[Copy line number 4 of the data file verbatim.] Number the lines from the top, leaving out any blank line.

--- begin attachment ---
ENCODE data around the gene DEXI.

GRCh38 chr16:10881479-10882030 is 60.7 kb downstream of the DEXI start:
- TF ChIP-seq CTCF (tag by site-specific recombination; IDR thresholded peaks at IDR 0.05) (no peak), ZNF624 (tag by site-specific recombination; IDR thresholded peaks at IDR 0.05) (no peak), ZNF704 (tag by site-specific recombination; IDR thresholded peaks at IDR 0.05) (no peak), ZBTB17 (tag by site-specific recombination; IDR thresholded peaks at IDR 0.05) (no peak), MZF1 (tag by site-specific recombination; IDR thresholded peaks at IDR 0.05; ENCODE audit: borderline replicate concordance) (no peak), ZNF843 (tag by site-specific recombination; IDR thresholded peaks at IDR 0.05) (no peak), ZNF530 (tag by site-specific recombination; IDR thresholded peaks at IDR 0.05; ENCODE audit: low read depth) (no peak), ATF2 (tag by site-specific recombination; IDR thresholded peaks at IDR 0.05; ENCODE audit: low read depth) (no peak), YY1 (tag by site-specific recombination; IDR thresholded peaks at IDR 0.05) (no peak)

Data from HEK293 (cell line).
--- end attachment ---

Data from HEK293 (cell line).